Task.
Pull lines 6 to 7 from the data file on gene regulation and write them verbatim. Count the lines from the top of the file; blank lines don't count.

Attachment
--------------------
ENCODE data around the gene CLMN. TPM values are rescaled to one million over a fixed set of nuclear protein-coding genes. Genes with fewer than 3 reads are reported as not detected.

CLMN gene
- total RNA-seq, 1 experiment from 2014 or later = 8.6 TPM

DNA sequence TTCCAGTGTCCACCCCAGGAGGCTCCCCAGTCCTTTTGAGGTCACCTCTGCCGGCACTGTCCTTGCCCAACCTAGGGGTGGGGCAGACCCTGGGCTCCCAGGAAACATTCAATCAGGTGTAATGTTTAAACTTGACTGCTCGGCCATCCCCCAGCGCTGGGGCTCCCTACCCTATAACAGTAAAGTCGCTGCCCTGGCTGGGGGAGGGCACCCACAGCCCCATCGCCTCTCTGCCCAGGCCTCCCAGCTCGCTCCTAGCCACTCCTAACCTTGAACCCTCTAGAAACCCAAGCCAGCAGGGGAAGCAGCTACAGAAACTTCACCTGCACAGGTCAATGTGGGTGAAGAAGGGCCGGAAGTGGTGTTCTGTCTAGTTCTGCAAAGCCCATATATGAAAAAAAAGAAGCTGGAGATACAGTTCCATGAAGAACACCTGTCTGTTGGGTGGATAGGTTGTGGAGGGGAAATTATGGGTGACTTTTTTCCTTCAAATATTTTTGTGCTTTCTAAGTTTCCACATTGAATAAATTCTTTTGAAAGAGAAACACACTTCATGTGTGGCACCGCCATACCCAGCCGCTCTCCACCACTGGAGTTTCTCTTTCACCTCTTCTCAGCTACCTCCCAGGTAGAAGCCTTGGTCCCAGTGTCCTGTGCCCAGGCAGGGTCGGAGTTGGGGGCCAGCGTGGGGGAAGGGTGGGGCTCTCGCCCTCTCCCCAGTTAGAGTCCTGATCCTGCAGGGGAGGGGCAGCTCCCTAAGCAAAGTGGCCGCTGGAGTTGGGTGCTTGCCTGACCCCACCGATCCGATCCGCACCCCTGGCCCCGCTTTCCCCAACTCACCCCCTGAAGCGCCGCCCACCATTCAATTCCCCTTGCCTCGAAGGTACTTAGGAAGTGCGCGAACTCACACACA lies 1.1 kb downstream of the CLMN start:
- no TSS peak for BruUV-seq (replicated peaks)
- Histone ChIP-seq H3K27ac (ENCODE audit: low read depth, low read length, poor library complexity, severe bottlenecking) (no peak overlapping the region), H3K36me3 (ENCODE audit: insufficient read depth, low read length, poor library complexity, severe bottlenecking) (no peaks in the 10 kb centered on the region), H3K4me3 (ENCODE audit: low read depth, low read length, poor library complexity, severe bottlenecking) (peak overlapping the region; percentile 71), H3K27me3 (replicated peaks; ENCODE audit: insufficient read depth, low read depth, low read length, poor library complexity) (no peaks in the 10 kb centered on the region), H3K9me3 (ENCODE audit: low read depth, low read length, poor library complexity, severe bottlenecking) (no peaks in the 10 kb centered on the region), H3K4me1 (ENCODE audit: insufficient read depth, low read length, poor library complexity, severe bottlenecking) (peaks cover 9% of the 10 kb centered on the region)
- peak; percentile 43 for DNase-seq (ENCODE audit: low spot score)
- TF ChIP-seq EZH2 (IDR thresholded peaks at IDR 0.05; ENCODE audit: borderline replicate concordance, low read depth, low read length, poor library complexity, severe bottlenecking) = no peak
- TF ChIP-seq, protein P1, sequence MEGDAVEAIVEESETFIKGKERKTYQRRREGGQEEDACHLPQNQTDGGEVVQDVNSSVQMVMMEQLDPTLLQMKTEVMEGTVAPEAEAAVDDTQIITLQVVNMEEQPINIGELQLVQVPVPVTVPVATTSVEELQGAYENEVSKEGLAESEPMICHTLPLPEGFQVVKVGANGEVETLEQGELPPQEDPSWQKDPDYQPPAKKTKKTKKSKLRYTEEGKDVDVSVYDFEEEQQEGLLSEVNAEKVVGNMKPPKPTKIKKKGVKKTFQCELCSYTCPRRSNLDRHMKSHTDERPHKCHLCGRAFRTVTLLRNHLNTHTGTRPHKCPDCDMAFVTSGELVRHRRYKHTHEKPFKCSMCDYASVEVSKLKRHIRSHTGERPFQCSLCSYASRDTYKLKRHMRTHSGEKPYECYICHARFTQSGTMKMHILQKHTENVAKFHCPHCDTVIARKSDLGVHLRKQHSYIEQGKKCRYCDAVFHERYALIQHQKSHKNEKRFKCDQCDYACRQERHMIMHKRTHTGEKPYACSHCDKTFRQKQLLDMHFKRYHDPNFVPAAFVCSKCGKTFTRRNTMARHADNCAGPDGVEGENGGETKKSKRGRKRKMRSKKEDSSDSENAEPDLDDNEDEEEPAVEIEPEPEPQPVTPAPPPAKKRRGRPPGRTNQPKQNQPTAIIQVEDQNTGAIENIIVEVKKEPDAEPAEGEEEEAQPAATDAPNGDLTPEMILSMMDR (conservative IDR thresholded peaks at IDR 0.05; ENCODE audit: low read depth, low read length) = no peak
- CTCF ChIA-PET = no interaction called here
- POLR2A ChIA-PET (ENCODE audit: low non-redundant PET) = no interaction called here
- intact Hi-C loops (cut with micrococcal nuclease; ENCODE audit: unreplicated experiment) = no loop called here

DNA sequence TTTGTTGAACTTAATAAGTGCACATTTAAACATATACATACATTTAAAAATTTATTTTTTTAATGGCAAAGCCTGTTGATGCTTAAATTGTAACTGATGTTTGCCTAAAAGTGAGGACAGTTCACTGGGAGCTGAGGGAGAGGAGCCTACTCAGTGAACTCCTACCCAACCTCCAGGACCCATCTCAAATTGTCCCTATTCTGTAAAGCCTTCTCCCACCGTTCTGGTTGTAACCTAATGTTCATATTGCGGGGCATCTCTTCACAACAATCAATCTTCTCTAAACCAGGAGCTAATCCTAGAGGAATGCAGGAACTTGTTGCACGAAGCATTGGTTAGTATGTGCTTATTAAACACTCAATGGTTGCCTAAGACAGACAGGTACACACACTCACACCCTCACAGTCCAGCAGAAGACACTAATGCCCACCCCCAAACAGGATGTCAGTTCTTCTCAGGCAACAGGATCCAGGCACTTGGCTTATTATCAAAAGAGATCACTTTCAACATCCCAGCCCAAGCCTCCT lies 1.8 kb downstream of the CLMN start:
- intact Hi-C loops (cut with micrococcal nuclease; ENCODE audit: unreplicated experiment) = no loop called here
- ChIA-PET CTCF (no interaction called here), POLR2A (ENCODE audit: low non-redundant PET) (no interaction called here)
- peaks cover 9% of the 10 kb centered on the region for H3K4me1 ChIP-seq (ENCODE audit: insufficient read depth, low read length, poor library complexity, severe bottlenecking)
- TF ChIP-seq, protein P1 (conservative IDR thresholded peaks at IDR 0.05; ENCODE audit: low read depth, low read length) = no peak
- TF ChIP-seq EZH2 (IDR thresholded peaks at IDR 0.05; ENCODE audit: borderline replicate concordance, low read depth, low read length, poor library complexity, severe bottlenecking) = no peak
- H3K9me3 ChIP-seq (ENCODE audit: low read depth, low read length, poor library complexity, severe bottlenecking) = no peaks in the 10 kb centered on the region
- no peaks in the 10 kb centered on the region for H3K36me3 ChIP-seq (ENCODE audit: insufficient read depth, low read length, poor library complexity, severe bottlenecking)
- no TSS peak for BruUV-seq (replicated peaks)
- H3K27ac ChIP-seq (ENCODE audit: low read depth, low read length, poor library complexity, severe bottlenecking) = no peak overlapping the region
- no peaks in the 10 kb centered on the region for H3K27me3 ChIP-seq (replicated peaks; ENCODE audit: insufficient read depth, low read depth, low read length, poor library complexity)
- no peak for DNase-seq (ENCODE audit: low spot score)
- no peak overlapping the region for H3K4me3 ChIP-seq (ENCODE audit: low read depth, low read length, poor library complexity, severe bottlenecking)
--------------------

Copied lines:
- Histone ChIP-seq H3K27ac (ENCODE audit: low read depth, low read length, poor library complexity, severe bottlenecking) (no peak overlapping the region), H3K36me3 (ENCODE audit: insufficient read depth, low read length, poor library complexity, severe bottlenecking) (no peaks in the 10 kb centered on the region), H3K4me3 (ENCODE audit: low read depth, low read length, poor library complexity, severe bottlenecking) (peak overlapping the region; percentile 71), H3K27me3 (replicated peaks; ENCODE audit: insufficient read depth, low read depth, low read length, poor library complexity) (no peaks in the 10 kb centered on the region), H3K9me3 (ENCODE audit: low read depth, low read length, poor library complexity, severe bottlenecking) (no peaks in the 10 kb centered on the region), H3K4me1 (ENCODE audit: insufficient read depth, low read length, poor library complexity, severe bottlenecking) (peaks cover 9% of the 10 kb centered on the region)
- peak; percentile 43 for DNase-seq (ENCODE audit: low spot score)